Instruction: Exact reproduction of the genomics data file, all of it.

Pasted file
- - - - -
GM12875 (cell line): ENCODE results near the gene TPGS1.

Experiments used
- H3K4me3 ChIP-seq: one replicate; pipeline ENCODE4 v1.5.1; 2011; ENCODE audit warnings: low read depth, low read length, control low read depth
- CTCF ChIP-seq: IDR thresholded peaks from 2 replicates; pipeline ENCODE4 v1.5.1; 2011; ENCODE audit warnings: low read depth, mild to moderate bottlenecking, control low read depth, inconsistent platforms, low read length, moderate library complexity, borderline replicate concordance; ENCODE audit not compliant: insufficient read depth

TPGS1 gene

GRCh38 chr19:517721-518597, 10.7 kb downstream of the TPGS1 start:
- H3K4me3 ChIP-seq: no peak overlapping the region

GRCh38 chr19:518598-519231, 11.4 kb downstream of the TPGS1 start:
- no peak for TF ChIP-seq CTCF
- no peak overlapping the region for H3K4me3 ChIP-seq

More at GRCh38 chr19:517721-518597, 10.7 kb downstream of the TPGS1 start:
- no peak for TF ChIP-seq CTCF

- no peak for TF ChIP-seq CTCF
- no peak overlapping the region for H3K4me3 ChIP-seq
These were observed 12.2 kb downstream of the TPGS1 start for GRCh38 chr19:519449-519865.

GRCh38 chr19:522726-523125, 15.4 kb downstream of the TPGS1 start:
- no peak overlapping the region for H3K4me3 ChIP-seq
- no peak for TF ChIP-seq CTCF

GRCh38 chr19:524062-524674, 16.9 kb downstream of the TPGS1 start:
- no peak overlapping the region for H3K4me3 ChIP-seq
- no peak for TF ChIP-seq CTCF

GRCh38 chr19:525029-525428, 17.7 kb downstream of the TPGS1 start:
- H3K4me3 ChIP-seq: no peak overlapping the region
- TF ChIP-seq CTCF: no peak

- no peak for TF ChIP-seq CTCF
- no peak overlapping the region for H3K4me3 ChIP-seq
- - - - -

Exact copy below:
GM12875 (cell line): ENCODE results near the gene TPGS1.

Experiments used
- H3K4me3 ChIP-seq: one replicate; pipeline ENCODE4 v1.5.1; 2011; ENCODE audit warnings: low read depth, low read length, control low read depth
- CTCF ChIP-seq: IDR thresholded peaks from 2 replicates; pipeline ENCODE4 v1.5.1; 2011; ENCODE audit warnings: low read depth, mild to moderate bottlenecking, control low read depth, inconsistent platforms, low read length, moderate library complexity, borderline replicate concordance; ENCODE audit not compliant: insufficient read depth

TPGS1 gene

GRCh38 chr19:517721-518597, 10.7 kb downstream of the TPGS1 start:
- H3K4me3 ChIP-seq: no peak overlapping the region

GRCh38 chr19:518598-519231, 11.4 kb downstream of the TPGS1 start:
- no peak for TF ChIP-seq CTCF
- no peak overlapping the region for H3K4me3 ChIP-seq

More at GRCh38 chr19:517721-518597, 10.7 kb downstream of the TPGS1 start:
- no peak for TF ChIP-seq CTCF

- no peak for TF ChIP-seq CTCF
- no peak overlapping the region for H3K4me3 ChIP-seq
These were observed 12.2 kb downstream of the TPGS1 start for GRCh38 chr19:519449-519865.

GRCh38 chr19:522726-523125, 15.4 kb downstream of the TPGS1 start:
- no peak overlapping the region for H3K4me3 ChIP-seq
- no peak for TF ChIP-seq CTCF

GRCh38 chr19:524062-524674, 16.9 kb downstream of the TPGS1 start:
- no peak overlapping the region for H3K4me3 ChIP-seq
- no peak for TF ChIP-seq CTCF

GRCh38 chr19:525029-525428, 17.7 kb downstream of the TPGS1 start:
- H3K4me3 ChIP-seq: no peak overlapping the region
- TF ChIP-seq CTCF: no peak

- no peak for TF ChIP-seq CTCF
- no peak overlapping the region for H3K4me3 ChIP-seq